“If a tree falls in a forest and no one is around to hear it, does it make a sound?” is a philosophical thought experiment that raises questions regarding observation and perception [Source: Wikipedia]. Setting aside the philosophical aspects, if one wasn’t present where a sound was generated, the sound was lost forever. That’s until the advent of audio related technologies, starting with the microphones and loudspeakers. One could be seated in a far corner of a very large auditorium and still be able to hear a speech being delivered from the podium. Audio technology has advanced a lot since its early days. Loudspeakers have progressed through stereo, quad, 5.1, 7.1, large speaker arrays, Ambisonics, and Dolby Atmos. Headphones have advanced through stereo and multi-driver to binaural.
While audio technologies have progressively brought the listener closer to an aural immersion experience, they do not fully mimic the natural world experience. There is more to that experience than just hearing a sound. The phrase “you had to be there” to experience it has truth to it. This experience is termed 3D or Spatial Audio experience. The rendering audio technology should also sense the listener’s movement relative to the assumed location of sound source and continuously provide a realistic experience. Gaming, augmented reality and virtual reality have introduced more challenges to overcome for achieving a realistic aural experience.
So, how to mimic the aural experience of the natural world and the virtual world with audio electronics?
Recently, CEVA and VisiSonics co-hosted a webinar titled “Spatial Audio: How to Overcome Its Unique Challenges to Provide A Complete Solution.” The presenters were Bryan Cook, Senior Team Leader, Algorithm Software, CEVA, Inc. and Ramani Duraiswami, CEO and Founder, VisiSonics, Inc. Bryan and Ramani explained spatial audio, how it works, the importance of head tracking, challenges faced and their company’s respective offerings for a complete solution.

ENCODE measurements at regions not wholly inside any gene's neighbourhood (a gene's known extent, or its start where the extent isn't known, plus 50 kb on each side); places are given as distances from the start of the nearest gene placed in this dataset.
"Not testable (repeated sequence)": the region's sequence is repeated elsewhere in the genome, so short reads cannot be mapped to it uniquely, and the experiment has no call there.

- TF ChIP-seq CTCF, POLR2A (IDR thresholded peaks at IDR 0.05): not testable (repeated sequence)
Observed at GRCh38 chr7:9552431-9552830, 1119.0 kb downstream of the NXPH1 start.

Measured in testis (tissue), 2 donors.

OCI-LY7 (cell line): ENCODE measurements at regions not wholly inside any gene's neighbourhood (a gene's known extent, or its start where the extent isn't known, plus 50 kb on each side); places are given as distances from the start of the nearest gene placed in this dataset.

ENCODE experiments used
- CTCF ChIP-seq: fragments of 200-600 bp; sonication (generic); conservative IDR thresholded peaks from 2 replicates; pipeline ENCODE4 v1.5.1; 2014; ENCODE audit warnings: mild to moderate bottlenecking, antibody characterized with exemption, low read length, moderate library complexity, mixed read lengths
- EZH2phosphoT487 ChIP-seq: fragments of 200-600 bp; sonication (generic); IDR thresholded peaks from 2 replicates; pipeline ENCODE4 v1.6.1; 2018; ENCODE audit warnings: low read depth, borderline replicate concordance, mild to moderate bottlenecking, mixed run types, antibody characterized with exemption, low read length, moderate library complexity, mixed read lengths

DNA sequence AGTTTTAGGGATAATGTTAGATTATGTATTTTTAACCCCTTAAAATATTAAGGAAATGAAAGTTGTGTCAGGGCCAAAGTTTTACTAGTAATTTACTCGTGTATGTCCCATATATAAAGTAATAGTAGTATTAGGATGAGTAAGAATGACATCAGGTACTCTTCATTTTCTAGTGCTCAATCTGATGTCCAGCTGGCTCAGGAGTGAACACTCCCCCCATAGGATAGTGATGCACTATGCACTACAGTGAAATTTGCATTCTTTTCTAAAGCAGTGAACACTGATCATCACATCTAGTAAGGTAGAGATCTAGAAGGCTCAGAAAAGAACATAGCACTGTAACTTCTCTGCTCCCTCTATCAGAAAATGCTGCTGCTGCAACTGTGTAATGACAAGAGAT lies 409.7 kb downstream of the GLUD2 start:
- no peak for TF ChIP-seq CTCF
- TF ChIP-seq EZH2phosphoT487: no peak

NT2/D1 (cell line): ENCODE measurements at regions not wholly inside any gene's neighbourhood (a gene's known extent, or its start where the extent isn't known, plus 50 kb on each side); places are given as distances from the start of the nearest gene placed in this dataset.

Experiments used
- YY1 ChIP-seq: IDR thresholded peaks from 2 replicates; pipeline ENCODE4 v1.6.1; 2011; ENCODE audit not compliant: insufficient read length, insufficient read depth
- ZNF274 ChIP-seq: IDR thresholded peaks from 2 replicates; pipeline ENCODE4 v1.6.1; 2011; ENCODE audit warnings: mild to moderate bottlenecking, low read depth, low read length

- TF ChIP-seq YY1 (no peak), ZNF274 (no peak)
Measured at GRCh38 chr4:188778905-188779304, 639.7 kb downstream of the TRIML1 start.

The following are some excerpts based on what I gathered from the webinar.
While surround sound technology renders a good listening experience, the sound itself is mixed for a given sweet spot. The listener looking in a direction other than perfectly forward breaks the immersion of surround sound. Audiovisual media lose realism. Video games miss crucial location information pertinent to virtual survival.
Sound in a real world scenario comes from all directions: up, down, left, right, rear and front. And the sound source typically stays fixed while the listener may be moving. Spatial/3D audio experience is one that reproduces a realistic aural experience of the real world and the virtual world as the case may be. Spatial audio technology is being deployed in music, gaming, audio/visual presentations, automotive and defense applications. The technology is delivered primarily via headphones/TWS earbuds, but also through smart speakers/sound bars, and AR/VR/XR devices.
How does Spatial Audio Work?
Experiencing spatial sound relies on some primary and secondary cues.
The primary cues are based off of interaural time difference (ITD) and interaural level difference (ILD) relative to the distance between the source and each ear. ITD is the difference in arrival time of a sound at each ear. ILD is the difference in volume of a sound at each ear.
The secondary cues are the position dependent frequency changes to the sound. The shape of the listener’s head, ears and shoulders amplify or attenuate sounds at different frequencies. While low frequency sounds are either not affected or affected consistently, high frequency sound transformations are dependent on ear shape. But mid-frequency sound transformations are dependent upon the head and body shape. The overall effects of these transformations can be in the order of tens of dB.